The Jungle Analysis: Meat Packing Plants Several problems are revealed in the Industrialization Period through Upton Sinclair’s The Jungle. One of them is the the things that go on behind the walls of the food industry. The conditions here during this time were particularly awful in several ways and for many reasons. Some troubles that surface during this time in the meat packing plants are the use of spoiled, dirty or rotten meat, poor wages for the workers there and the conditions of the working area. In the meat packing plants, there were no laws or rules to abide by for the cleanliness of the food. This caused several businesses to overlook what they thought was adequate for the consumers and sold them perished or rotting meat. In Upton Sinclair’s The Jungle, he mentions that the workers would use this spoiled meat by making it into sausage. This truly reveals how the owners of these businesses didn’t care about how they made their money, but would make as much of it as possible, causing them to instruct their employees to not throw out the bad pork, but to utilize it and grind it up into a sausage. He documented how the …show more content…
"And, for this, at the end of the week, he will carry home three dollars to his family, being his pay at the rate of five cents per hour,” (Sinclair 85) shows that the employees-- typically new immigrants at the plants-- were hardly provided for and were not paid at all that much. They were exploited; working for long hours for this little pay. Jurgis, the main character in The Jungle, struggled throughout part of Sinclair’s novel because of his lack of income from the meat packing plant he worked at, Durham’s. Many people in this time did as well, like Jurgis, having trouble seeking a home, food or clothing fit enough to purchase with the little they were provided with from their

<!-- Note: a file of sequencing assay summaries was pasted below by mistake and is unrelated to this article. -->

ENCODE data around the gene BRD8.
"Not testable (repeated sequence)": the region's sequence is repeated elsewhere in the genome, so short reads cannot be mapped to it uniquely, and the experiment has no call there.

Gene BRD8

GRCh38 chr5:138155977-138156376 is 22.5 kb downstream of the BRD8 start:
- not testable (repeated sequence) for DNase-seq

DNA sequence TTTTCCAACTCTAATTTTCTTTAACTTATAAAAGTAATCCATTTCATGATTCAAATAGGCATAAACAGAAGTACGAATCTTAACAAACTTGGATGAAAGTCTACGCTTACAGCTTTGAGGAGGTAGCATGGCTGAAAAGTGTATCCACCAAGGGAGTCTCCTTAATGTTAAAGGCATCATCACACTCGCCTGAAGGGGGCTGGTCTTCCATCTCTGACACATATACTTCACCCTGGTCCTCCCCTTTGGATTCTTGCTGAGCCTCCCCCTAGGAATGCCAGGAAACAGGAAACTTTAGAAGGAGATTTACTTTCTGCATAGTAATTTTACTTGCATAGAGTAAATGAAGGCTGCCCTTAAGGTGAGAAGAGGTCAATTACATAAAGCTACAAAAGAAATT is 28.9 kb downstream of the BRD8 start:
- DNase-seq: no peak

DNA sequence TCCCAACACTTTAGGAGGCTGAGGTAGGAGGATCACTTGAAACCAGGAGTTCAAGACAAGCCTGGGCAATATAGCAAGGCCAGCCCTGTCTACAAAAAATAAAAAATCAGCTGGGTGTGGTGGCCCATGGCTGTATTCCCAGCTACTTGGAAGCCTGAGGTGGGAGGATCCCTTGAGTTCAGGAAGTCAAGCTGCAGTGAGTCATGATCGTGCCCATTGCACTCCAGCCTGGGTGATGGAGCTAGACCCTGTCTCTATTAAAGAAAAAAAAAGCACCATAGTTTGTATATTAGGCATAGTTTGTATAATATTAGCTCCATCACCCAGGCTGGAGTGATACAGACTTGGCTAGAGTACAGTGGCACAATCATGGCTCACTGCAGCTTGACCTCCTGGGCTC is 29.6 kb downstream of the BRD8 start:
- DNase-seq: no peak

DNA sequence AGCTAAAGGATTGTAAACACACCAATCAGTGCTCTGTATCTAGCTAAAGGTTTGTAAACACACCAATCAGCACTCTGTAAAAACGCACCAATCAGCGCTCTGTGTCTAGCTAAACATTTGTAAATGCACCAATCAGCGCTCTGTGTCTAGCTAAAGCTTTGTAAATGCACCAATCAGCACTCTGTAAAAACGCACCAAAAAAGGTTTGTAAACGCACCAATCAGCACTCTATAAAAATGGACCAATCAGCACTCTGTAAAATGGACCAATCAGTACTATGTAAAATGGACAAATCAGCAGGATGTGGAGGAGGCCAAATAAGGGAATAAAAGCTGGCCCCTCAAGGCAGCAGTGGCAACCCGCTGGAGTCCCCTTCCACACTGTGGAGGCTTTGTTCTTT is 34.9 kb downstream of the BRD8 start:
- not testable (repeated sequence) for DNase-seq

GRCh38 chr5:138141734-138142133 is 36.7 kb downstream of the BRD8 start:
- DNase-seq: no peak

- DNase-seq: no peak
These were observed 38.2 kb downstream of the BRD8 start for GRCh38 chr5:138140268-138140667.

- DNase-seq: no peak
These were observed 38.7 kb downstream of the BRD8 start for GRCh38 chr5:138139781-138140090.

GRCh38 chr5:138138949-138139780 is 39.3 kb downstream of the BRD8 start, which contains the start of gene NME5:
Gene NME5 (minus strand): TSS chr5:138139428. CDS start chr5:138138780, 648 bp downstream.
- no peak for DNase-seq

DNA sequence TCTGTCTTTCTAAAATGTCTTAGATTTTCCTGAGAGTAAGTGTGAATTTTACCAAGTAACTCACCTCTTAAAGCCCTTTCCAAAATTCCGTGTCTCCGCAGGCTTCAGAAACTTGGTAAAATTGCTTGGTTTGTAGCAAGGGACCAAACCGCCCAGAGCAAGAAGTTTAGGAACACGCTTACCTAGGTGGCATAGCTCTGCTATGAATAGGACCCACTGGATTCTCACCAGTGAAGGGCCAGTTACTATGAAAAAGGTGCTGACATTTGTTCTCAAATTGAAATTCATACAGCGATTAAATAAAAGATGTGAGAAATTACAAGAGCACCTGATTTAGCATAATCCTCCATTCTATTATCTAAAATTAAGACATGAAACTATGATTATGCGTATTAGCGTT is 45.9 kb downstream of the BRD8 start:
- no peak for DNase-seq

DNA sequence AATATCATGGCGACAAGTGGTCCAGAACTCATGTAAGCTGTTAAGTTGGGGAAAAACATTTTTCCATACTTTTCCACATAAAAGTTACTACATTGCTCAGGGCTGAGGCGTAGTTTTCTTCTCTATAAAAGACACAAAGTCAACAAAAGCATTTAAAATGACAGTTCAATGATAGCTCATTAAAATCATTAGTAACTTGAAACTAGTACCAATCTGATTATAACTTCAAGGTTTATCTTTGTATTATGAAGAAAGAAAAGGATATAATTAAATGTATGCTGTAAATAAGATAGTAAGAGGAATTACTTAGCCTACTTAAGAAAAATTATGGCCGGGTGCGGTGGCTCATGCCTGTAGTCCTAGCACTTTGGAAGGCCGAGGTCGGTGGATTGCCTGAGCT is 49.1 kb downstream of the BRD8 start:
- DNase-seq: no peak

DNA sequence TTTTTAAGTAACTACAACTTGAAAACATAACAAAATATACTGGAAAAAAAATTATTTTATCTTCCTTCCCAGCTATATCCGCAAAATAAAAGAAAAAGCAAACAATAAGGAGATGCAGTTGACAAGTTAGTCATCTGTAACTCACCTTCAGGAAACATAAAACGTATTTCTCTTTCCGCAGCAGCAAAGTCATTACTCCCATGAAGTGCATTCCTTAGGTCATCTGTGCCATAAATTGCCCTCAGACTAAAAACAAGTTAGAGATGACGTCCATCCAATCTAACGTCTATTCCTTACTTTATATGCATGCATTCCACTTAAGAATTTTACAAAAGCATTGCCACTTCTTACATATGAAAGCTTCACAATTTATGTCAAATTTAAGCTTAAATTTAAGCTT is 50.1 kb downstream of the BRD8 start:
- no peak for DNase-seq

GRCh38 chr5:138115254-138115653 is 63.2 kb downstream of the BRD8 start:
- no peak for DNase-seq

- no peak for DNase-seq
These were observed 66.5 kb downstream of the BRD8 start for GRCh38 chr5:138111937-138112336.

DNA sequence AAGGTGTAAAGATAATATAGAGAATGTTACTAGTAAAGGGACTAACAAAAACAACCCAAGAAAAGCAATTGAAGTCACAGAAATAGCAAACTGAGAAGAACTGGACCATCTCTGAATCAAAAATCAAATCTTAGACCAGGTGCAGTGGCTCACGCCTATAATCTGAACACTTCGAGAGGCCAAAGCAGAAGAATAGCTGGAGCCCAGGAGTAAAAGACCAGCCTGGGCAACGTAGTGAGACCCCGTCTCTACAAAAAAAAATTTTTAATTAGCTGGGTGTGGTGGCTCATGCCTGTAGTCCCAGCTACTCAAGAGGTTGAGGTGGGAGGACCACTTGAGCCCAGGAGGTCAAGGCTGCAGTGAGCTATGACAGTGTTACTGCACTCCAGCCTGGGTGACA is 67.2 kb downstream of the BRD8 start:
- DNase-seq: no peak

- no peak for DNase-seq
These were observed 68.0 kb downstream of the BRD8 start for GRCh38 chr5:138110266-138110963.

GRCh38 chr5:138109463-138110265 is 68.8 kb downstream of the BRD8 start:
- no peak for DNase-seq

They even neglecting the conditions their workers were in. All these big companies cared about was eliminated competition, setting high prices, and treated workers as salves. With the help of workers striking and journalist especially Upton Sinclair book the Jungle was able enact new federal food safety laws. The Jungle shows how immigrants are deceived by the image of America of a better life. The book is written from narrator perspective over the lives of Jurgis and his family a rather large family of his wife and himself packed in Chicago desperately trying to survive the harsh condition that they are in.
Sinclair sheds light on how unsanitary the meat processing industry was, using words to paint a mental picture in the minds of the reader leaving them with a bad taste in their mouths. This story eventually led to the creation of the Pure Food and Drug Act after people went crazy reading what was described in the book. Although no specific facts were provided other than the contents in the book itself, it held true accounts of what the industry was like. Sinclair would speak of the rat poison being left close to the meat, or the use of the rotting meat to be sold. With this story people began to see the gruesome conditions by which their food was being handled.
Seth Ruiz Tracy Brady HIST151 October 19, 2015 Paper 1 Upton Sinclair’s Living and Dying in Packingtown, Chicago is a reading of a portion of his novel, The Jungle. In The Jungle, Upton Sinclair writes about a man named Jurgis Rudkus who is an immigrant from Lithuania looking for a job in Packingtown. After the death of one of his wife’s sons, Kristoforas, Jurgis applied to work for a fertilizer plant which was considered the lowest of the low places to work. He got the job and soon came to realize how terrible it was to work at the fertilizer plant. Upton Sinclair wrote about what the plant was like in Jurgis’s and the townspeople’s mind, “All this while he was seeking for work, there was a dark shadow hanging over Jurgis; as if a savage
Corruption runs rampant in Packingtown, the town where Jurgis and his newly immigrated family work in the meatpacking industry. The Jungle’s heavy-handed symbolism alludes to the theme of corruption. For example, the animals represent the workers themselves; while the workers are the cattle, “each in a separate pen … leaving them with no room to turn around,” the wealthy capitalists are the “‘knockers,’ … watching for a chance to deal a blow” (Sinclair, 39). In other words, the capitalists are taking the workers lives
The early 20th century was a great time for America. Industrialization was booming as more and more factories were coming up in the most populous cities. Stockyard jobs were created in exponential numbers, employing many young people as well as immigrants. Hiring these naive individuals allowed for the hierarchical manipulation of these people. Capitalism was a large problem, feeding the bosses large suppers as the workers starved.